The land around Sossusvlei in Namibia is expansive, open, arid. It is a golden and fire-orange, sand-filled vision; the quintessential desert image. The odd gemsbok or springbok stand silent and still, under a tree if there is one, their distinctive stance and horns shadowed in sharp relief against the vibrant sand. A few houses dot the landscape, most small and square and hunched against the grit of the wind. The animals and houses seem to be part of the wild surroundings,unlike the walled tourist lodges that have sprung up along the main road to cash in on the attraction of the nearby dunes (the largest in the world).
Most people fly into Windhoek, drive down to Sossusvlei, take a trek out to the dunes and the dry salt pans, rest a few days in their lodge, then back to Windhoek and away again, next stop on the trip, next pin in their map. We, on the other hand, have driven here, miles and miles through deserts and towns, watching the land grow and shrink, approach and recede, shapeshifting around us.
Other than the tiny town of Sesriem, which provides essentials and fuel to those passing through, and the Sossusvlei National Park offices, which house a shop and bar, there isn’t much else out here. Just miles and miles of space. Miles and miles of sand. Openness. And, further away, jagged picture-perfect mountains shimmering above it all, their feet immersed in mirages.
This ancient nature, this stunning beauty, allows the rest of the world to fade away. It can be isolating, but it also focuses perspective and perception down to the immediate, the moment, until nothing else exists but what lies before you.
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The parking area at the drop off point for the Sossusvlei dunes is simple and pristine, so perfectly in keeping with its surroundings that the vista almost swallows it completely. A few logs raised about a foot off the ground mark the outer reaches of the parking area, which is a roughly round area in the sand, full of tire tracks and shadowed by several large trees, their roots reaching through the soft ground. There is also a portable nearby with flushing toilets, something which comes as a surprise. It is clean and well-stocked, though there are no sinks for hand washing.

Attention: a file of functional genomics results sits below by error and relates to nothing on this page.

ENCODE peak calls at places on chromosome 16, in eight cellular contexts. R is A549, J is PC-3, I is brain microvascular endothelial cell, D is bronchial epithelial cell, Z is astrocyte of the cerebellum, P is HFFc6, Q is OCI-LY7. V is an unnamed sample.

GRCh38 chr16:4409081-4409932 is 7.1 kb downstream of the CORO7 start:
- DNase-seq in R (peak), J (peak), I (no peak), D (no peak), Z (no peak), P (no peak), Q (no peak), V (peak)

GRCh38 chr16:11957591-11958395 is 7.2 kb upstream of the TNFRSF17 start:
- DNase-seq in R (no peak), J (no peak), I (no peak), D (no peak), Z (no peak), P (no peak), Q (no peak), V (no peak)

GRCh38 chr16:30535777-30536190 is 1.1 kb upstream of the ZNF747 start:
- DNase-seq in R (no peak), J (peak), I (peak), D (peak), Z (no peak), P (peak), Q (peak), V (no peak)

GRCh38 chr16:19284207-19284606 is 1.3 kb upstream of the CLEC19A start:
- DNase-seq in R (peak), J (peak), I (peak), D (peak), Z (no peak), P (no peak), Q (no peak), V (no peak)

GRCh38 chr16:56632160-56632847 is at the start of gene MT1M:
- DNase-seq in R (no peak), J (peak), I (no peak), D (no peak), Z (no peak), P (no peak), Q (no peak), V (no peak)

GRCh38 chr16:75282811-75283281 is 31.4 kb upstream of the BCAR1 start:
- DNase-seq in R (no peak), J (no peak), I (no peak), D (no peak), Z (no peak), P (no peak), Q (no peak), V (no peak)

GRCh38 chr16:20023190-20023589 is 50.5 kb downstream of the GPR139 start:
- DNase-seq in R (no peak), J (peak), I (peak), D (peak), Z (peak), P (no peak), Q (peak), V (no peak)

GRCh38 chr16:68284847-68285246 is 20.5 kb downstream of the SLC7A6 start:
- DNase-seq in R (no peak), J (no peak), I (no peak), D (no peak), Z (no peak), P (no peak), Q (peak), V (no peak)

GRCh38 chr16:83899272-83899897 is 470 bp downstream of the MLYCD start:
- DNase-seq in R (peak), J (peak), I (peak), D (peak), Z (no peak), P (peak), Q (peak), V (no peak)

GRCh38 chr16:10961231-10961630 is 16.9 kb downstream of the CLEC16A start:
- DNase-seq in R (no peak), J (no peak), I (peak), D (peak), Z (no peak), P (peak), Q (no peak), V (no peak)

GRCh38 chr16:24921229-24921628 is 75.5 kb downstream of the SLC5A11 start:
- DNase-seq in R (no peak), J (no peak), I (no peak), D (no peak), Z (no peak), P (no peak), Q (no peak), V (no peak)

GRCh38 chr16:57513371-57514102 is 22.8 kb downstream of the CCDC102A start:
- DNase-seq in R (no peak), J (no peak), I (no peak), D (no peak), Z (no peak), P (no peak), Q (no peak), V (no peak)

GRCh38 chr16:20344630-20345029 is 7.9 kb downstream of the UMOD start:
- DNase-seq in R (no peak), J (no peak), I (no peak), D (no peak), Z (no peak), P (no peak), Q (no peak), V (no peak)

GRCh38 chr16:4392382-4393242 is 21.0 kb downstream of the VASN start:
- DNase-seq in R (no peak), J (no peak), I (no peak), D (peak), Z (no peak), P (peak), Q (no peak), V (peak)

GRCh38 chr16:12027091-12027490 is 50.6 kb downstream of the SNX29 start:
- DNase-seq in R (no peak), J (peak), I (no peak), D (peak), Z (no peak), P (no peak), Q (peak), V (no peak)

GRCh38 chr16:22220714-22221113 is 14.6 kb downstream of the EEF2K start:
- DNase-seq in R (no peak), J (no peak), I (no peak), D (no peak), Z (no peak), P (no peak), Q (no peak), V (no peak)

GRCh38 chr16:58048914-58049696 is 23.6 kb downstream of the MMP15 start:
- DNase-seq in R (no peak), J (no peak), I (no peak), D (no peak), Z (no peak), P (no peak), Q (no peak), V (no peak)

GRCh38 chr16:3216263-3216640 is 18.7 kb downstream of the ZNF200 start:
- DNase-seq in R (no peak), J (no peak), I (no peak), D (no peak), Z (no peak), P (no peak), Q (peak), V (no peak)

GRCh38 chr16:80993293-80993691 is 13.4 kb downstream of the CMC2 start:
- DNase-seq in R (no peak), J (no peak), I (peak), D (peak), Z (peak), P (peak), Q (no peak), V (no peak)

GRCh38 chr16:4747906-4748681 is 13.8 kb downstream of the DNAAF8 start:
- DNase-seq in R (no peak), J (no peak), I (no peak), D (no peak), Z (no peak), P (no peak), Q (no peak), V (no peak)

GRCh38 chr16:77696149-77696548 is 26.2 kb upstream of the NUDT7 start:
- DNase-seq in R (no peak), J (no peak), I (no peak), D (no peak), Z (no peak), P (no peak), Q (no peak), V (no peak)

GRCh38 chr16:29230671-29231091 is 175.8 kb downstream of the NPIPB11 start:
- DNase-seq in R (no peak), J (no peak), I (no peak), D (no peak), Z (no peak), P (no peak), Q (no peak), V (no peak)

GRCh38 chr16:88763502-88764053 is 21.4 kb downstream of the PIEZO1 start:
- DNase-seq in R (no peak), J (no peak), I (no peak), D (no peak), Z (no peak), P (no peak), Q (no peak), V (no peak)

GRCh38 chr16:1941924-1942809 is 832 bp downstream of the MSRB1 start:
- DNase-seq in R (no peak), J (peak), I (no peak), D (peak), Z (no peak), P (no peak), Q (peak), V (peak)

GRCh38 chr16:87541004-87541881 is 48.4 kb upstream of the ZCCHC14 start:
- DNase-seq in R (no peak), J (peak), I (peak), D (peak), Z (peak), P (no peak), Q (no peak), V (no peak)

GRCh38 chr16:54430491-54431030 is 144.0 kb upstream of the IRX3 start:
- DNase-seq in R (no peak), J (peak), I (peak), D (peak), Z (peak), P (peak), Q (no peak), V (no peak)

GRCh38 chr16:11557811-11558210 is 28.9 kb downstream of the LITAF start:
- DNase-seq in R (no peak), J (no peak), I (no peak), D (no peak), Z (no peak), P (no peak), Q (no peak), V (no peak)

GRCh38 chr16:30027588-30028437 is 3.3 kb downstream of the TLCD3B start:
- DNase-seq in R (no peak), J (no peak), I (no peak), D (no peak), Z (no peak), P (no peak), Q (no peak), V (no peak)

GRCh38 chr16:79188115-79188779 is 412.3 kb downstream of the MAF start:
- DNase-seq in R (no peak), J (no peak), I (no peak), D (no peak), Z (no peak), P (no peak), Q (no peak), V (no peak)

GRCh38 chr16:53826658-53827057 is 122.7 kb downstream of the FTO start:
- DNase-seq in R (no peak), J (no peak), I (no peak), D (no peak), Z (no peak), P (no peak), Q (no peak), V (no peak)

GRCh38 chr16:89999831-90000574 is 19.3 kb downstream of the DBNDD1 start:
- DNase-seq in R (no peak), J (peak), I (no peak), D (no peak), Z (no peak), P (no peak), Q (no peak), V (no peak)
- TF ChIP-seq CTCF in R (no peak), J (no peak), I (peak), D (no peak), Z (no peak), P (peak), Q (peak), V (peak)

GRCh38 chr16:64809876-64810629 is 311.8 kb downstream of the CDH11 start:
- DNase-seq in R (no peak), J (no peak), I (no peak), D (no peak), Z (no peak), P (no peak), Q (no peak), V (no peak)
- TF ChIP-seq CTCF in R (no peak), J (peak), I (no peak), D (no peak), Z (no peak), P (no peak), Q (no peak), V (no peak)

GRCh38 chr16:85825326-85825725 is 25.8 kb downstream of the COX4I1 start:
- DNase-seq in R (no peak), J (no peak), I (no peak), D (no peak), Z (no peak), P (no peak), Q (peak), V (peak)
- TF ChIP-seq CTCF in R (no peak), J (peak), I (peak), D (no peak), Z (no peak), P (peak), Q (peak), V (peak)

Thankful to have found toilets at all, and considering dirty hands to be a small sacrifice, I didn’t really think twice about the issue of washing. As I stepped back out into the sun, I looked over at the man standing against a wooden frame attached to the toilet portable. Assuming he was in charge of keeping the washrooms clean, I headed over to leave him a tip. As I reached him, he noded his head towards a 5 litre water bottle suspended upside-down from the wooden frame, hanging at eye level.
“Would you like to wash your hands?” He asked. So that was the purpose of the water bottle contraption, a simple but smart pulley system. I smiled and thanked him.
I noticed the compact hardcover book in his hand and tilted my head to read the title: English-French, Anglais-Francais.
“Is that a French-English dictionary?”
“Yes, I’m trying to teach myself French.”
I asked if he was from the area and he told me he was from the north end of Namibia, up by the Angolan border, but that he’d been living near Sossusvlei for 5 years.
“Do many people speak French here?”
“No. But some of the tourists do. I’d like to be able to speak to them. And I thought it would be good to do something to keep myself busy, so I decided to teach myself French.”
We chatted a while longer before it was time to go. “Au revoir,” I said, “Bonne chance avec le français!” And then my family and I headed off, following the thousands of other footprints up and over the rolling waves of sand.
* * *
A month later, I’m still thinking about the man with the dictionary, out there in the sand. His days must be fairly mundane, hot, lonely. And yet, he has chosen to make the most of them, to fight the boredom, to learn.
I wonder how many tourists have stopped to talk to him, to find out about his background, his interests. I wonder how many of them speak French. I wish him well, and I hope he has a chance to practice what he’s been learning.
* * *
Namibia has eight recognized languages in addition to English, which is the official language. French isn’t one of them.